A Behavioral Economics Perspective: Why People are Perfectly Rational for Going to Work Amidst COVID-19

A Behavioral Economics Perspective: Why People are Perfectly Rational for Going to Work Amidst COVID-19

Tensions surrounding the COVID-19 lockdowns are exceptionally high. Protestors across the US, Germany, France, and Spain—to name just a few—have rallied en masse to demand the lifting of legally-imposed quarantines. Now that economies have begun to reopen, social media has become its own battleground with many urging—even outright shaming—others to stay home and not go to work.

So why hasn’t rational self-interest kept people at home anyway? It would seem that people would want to stay home amidst a pandemic. Why, then, do they seem so eager to go to work and risk sickness and possibly death? It is here that my own work in behavioral economics may provide some answers. More than just an understanding of why, simple insights from behavioral economics may even cultivate a little empathy.

It should be no surprise that people have a whole range of goals in life. People have basic goals—things we associate with survival like food, shelter, water, and rest—and people have more abstract and far-reaching goals—things we associate with aspirations like education, philanthropy, or even fame. Drawing from Maslow’s hierarchy of needs, behavioral economics predicts that people will allocate their resources toward survival goals first, and only once those needs are met will they begin using resources to pursue more abstract needs. In my own work, I show how people should go about maximizing the probability of achieving their goals—whether as basic as survival or as aspirational as building a business.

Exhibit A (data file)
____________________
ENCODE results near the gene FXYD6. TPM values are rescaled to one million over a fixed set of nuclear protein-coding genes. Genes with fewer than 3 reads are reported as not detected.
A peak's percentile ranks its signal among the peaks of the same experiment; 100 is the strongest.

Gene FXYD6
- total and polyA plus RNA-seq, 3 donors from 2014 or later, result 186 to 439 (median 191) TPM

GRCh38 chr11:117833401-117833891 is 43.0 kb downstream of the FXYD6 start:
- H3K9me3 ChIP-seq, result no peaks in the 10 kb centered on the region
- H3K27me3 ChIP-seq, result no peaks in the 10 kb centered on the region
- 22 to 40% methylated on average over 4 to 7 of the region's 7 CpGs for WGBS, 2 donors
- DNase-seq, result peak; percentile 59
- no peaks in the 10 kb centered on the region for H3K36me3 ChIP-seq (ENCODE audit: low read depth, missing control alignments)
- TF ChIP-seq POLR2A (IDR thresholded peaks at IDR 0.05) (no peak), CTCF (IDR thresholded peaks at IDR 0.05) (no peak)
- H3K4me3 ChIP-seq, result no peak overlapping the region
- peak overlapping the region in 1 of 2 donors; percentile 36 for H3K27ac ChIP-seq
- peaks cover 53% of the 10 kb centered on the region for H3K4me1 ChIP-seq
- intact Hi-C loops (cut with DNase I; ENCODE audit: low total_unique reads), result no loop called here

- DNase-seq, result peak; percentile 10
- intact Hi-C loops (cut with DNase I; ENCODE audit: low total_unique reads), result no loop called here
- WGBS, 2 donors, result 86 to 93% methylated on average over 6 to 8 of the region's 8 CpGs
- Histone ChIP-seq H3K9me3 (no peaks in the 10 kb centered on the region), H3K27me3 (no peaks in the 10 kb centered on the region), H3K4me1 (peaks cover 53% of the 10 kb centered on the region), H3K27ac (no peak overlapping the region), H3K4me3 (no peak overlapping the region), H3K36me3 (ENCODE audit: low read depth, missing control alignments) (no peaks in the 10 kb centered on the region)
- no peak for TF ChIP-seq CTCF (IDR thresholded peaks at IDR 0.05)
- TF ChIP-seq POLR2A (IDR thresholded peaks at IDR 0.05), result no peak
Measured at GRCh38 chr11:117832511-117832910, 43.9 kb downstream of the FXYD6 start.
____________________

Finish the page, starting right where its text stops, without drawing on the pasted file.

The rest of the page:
In the face of a pandemic, where the chances of sickness and death are considerably higher than normal, we should find that people voluntarily moderate their behavior to maximize their probability of survival by gathering in large groups less often, or by working from home where they can. Indeed, in countries that have not pursued extreme lockdown measures, like Sweden, we have observed people voluntarily distancing themselves.

For the more than three-quarters of Americans who live paycheck to paycheck, however, work is the primary source of survival. Without an ability to convert their most valuable resources—time and expertise—into food and shelter, the probability of survival decreases significantly. This fact must be weighed against the increased risk of infection and death. Though that risk is considerably higher in a pandemic, it is not certain. In the context of survival, when faced with certain failure or probable failure it is irrational to choose certain failure.

To be fair, people appear to discount their own risk of infection (also predicted by behavioral economics). Not everyone carries equal morbidity risk, of course: age and underlying conditions significantly increase the risk of death. Not to mention that without intervention the probability of death for everyone also increases because medical facilities can become overwhelmed and infection rates substantially increase. There is an argument to be made for significant intervention, especially on behalf of those at higher risk.

This individualized real-world tradeoff is the argument for free choice. For those who find themselves with higher risks, moderated behavior—even self-imposed quarantines—may indeed be worth missed work and foregone income. For others who carry lower risks or who are in a higher immediate need for work, this sacrifice may be too great. It is this variation in personal situations and risk tolerance that calls for the free action of individuals acting in rational self-interest. Governments, by their very nature, can only prescribe a one-size-must-fit-all solution to an immensely nuanced and consequential question.

Freedom, as it turns out, is incomparably equipped to handle this nuance and its consequences.

At the very least we should acknowledge that many have seen their lives ruined—not by disease or their own poor choices, but by a legal prohibition of their only means of survival. Those of us who are inclined to caution (and have the luxury of indulging it) should check ourselves before judging our neighbors who go choose to go to work. Those who are not so cautious might do well to acknowledge the concerns of people with higher risks. After all, we are all acting in our own rational self-interest.

But outright shaming people for trying to survive, whether avoiding disease or starvation? Well, that just isn’t in anyone’s best interest.

Written by: Franklin J. Parker, Free Enterprise Analyst